Fertilizer producers like Agrium (NYSE:AGU), Potash Corp (NYSE:POT), and Mosaic (NYSE:MOS) were under pressure last year after Russian potash producer Uralkali broke its ties with Belaruskali and decided to follow the strategy of volume over price. While Potash Corp's and Mosaic's business is wholesale, Agrium has a strong retail segment. However, its stock is flat this year, while Potash Corp is up 2% and Mosaic is up 3%.

At first glance, this seems counter-intuitive, as diversification into retail should help Agrium outperform its peers while the wholesale segment is under pressure. However, there are several reasons why Agrium's shares could underperform this year in comparison with Potash Corp and Mosaic.

Fears already priced in for Potash Corp and Mosaic
Last year, Agrium was not hurt as bad as Mosaic and Potash Corp after the announcement of Uralkali's decision. Agrium's wholesale sales were $963 million in the fourth quarter, while retail sales were $2.1 billion. The fact that retail sales have a substantially bigger share in the revenue mix helped Agrium's shares weather last year's storm.

However, the same fact could be holding Agrium's shares down this year. Both potash and nitrogen prices seem to have found their respective floors. In addition, Potash Corp and Mosaic grew their potash sales in the fourth quarter, while Agrium's sales were flat in comparison with the third quarter.

Agrium's retail segment looks strong, but it lacks catalysts for big growth in the near term. On the other hand, the possible rebound in potash and nitrogen prices could provide significant benefits for fertilizer companies. Agrium has less exposure to the wholesale market, so it will have less upside than Potash Corp and Mosaic in case the rise in prices actually happens.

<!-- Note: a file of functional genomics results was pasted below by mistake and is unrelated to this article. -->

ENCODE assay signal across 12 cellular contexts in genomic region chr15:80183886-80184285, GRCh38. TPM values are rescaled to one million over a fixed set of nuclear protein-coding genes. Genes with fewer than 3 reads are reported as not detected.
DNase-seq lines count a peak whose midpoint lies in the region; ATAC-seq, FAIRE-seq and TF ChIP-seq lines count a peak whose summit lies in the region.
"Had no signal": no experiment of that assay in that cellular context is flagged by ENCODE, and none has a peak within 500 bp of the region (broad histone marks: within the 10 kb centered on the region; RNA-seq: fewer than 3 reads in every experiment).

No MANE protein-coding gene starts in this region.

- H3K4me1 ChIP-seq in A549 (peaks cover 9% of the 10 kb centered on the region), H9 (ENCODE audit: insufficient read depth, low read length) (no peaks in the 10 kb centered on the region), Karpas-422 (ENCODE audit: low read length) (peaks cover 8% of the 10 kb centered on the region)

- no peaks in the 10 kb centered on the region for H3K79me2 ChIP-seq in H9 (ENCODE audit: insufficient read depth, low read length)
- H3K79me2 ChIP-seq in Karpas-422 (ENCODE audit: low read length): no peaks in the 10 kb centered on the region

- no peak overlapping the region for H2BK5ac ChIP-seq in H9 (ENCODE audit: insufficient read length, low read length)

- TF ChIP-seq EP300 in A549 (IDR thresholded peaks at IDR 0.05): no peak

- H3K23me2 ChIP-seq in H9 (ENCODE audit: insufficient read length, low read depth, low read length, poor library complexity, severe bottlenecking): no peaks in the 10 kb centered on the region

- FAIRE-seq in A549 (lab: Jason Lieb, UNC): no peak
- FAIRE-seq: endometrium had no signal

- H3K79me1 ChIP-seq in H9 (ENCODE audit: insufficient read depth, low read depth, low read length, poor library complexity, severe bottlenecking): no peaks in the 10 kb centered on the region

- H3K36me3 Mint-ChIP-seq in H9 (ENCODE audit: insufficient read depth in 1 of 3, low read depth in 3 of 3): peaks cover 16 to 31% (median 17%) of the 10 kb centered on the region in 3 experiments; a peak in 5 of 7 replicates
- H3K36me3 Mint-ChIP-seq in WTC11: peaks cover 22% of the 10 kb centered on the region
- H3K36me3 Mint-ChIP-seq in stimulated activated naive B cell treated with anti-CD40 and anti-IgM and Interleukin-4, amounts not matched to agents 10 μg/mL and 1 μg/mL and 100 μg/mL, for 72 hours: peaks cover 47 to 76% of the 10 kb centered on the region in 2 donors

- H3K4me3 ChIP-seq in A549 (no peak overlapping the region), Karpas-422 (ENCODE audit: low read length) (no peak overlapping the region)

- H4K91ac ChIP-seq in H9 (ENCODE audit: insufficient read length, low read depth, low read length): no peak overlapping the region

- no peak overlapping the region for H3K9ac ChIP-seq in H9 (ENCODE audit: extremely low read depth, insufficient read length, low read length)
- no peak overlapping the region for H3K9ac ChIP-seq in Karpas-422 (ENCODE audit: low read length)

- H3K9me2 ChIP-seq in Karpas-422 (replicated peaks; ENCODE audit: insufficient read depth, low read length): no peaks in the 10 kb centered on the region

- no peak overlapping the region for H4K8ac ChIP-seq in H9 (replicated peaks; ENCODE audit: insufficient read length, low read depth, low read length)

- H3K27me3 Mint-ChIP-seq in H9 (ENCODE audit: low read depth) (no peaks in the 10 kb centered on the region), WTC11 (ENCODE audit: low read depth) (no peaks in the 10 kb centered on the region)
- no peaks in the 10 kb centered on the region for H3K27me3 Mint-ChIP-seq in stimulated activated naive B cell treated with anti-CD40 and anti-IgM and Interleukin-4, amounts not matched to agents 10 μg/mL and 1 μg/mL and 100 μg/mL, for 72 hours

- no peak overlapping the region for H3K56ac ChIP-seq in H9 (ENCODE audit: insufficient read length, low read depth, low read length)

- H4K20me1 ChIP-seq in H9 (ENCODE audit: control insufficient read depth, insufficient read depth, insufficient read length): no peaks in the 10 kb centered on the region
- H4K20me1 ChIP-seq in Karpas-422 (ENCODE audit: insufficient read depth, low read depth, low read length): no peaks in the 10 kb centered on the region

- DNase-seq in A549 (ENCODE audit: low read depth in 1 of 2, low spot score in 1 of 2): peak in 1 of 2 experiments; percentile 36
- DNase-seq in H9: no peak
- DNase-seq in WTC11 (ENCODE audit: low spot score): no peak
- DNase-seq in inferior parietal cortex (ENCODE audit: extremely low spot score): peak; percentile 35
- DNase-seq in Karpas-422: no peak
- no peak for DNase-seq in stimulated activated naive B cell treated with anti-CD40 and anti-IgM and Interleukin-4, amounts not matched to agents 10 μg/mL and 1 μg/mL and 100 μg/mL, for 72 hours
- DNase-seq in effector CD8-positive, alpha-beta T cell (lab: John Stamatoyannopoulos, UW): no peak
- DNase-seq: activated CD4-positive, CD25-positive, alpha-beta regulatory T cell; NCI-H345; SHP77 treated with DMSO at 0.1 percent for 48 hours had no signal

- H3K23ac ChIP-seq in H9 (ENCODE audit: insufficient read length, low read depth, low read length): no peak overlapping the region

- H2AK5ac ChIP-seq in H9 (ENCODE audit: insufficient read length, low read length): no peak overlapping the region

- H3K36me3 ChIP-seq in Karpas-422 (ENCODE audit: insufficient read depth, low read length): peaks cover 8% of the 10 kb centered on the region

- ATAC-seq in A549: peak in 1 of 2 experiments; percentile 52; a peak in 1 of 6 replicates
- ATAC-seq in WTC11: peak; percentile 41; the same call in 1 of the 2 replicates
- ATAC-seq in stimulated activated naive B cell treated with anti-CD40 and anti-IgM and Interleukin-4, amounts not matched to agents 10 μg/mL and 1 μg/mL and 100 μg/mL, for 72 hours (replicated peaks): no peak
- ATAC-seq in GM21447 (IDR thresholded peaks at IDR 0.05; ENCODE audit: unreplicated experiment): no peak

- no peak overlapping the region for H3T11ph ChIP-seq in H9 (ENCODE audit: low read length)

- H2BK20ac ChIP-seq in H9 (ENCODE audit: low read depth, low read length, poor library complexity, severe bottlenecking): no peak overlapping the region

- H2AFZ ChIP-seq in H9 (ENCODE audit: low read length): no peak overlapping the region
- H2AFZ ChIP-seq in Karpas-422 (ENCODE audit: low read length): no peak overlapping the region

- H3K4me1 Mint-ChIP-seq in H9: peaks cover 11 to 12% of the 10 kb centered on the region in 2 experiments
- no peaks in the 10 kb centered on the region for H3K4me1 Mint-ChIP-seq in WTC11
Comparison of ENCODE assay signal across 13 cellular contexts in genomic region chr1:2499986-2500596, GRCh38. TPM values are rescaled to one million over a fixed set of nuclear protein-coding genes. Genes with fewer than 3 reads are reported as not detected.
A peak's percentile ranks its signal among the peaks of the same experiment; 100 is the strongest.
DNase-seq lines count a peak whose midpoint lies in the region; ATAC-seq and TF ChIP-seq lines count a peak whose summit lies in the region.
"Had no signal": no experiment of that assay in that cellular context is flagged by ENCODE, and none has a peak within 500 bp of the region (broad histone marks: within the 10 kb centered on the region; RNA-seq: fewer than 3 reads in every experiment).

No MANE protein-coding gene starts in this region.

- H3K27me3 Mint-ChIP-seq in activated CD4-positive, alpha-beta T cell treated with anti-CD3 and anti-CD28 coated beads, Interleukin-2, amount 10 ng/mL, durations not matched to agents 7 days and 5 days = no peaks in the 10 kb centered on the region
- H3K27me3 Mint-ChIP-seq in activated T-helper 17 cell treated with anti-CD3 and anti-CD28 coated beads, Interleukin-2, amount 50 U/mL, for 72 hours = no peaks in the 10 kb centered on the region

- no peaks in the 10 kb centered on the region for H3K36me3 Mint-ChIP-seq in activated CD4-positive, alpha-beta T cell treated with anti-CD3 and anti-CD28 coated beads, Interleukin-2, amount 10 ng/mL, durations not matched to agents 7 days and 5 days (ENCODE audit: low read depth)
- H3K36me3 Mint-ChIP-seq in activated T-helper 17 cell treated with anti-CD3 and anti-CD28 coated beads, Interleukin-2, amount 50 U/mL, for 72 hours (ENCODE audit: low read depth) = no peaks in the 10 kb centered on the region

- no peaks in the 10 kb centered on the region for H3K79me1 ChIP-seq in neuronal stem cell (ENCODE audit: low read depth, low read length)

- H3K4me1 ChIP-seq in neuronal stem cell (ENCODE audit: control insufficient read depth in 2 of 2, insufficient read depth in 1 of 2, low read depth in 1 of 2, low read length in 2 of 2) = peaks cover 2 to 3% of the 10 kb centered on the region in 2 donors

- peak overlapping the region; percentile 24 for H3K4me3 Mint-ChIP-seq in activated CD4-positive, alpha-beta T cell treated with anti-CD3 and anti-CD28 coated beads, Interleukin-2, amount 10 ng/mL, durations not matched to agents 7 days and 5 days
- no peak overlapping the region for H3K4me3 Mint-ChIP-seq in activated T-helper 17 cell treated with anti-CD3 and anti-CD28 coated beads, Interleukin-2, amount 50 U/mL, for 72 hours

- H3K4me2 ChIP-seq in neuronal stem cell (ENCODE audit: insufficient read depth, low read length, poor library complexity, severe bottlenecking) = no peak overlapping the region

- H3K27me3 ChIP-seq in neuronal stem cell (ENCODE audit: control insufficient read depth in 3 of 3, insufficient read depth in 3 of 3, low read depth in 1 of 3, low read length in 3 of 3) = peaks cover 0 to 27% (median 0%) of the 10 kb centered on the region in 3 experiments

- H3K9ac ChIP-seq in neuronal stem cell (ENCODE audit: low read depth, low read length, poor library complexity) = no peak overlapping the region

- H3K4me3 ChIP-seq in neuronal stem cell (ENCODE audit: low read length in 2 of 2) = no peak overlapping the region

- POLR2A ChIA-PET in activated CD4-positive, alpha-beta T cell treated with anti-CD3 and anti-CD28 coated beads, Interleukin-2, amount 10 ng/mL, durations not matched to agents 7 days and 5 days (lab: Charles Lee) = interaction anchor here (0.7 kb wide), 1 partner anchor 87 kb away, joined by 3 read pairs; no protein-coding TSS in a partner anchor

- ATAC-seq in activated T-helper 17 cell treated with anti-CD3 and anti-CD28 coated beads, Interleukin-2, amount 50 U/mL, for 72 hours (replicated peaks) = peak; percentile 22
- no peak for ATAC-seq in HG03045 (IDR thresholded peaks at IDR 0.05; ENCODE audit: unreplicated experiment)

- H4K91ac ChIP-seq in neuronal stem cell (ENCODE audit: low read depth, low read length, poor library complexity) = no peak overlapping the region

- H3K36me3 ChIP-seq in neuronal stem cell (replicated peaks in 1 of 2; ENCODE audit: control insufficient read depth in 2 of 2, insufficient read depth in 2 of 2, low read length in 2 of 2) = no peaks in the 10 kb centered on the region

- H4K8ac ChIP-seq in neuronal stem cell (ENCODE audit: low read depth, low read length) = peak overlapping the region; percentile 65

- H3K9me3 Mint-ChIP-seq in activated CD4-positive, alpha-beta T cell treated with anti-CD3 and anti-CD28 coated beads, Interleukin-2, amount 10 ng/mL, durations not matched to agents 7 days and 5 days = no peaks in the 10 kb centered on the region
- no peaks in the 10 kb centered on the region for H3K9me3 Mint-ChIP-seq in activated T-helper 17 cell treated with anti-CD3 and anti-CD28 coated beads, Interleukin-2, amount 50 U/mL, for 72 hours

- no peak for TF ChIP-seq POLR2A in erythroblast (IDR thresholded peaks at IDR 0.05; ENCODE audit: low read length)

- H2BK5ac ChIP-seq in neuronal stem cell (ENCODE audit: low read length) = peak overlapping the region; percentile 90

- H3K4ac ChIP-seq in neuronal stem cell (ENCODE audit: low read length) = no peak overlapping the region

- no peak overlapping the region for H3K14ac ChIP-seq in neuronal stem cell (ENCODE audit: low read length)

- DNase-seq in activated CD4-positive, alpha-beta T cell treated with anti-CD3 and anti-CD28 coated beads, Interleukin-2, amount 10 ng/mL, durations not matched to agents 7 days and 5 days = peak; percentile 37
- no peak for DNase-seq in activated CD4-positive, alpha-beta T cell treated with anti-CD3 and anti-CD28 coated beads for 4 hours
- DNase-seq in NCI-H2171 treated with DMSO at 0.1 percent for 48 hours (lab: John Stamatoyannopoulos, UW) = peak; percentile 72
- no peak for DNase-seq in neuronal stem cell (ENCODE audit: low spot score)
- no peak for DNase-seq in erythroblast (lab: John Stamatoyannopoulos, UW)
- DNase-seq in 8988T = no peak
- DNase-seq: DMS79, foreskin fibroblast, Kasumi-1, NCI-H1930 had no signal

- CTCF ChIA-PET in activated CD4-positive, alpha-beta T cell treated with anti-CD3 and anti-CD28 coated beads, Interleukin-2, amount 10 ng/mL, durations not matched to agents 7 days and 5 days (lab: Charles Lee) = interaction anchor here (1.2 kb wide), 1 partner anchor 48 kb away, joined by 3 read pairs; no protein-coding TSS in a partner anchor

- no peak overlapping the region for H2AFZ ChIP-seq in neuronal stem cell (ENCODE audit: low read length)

Lack of support from the buyback program for Agrium
Agrium is authorized to buy back as much as 1.7 million shares. During the recent earnings call, the company stated that it was not actively involved in the program so far. Agrium is focused on its growth projects like the Vanscoy potash expansion. The costs for this project are already projected to be 25% higher than expected due to severe winter and lower than expected construction productivity.

Agrium plans to spend $1.7 billion-$1.8 billion on capital expenditures in 2014. Given the prolonged weakness in fertilizer prices, the company could refrain from buying its own stock in order to finance its capital spending.

On the other hand, Potash Corp has an active $2 billion repurchase program in addition to its hefty 4.21% yield. Mosaic recently approved a new $1 billion buyback program. When made in the open market, share buybacks directly support stocks.

Bottom line
In my view, Agrium's shares could lag its peers this year. If positive surprises happen, they are likely to happen on the wholesale front. The prices seem to have settled and could be ready for a rebound later this year. The recent tension in Ukraine could also help fertilizer prices, especially if economic sanctions are imposed on Russia.

Agrium has less exposure to the wholesale segment, which limits its upside potential in case of positive surprises on the price front. 

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Vladimir Zernov has no position in any stocks mentioned. The Motley Fool owns shares of PotashCorp. Try any of our Foolish newsletter services free for 30 days. We Fools may not all hold the same opinions, but we all believe that considering a diverse range of insights makes us better investors. The Motley Fool has a disclosure policy.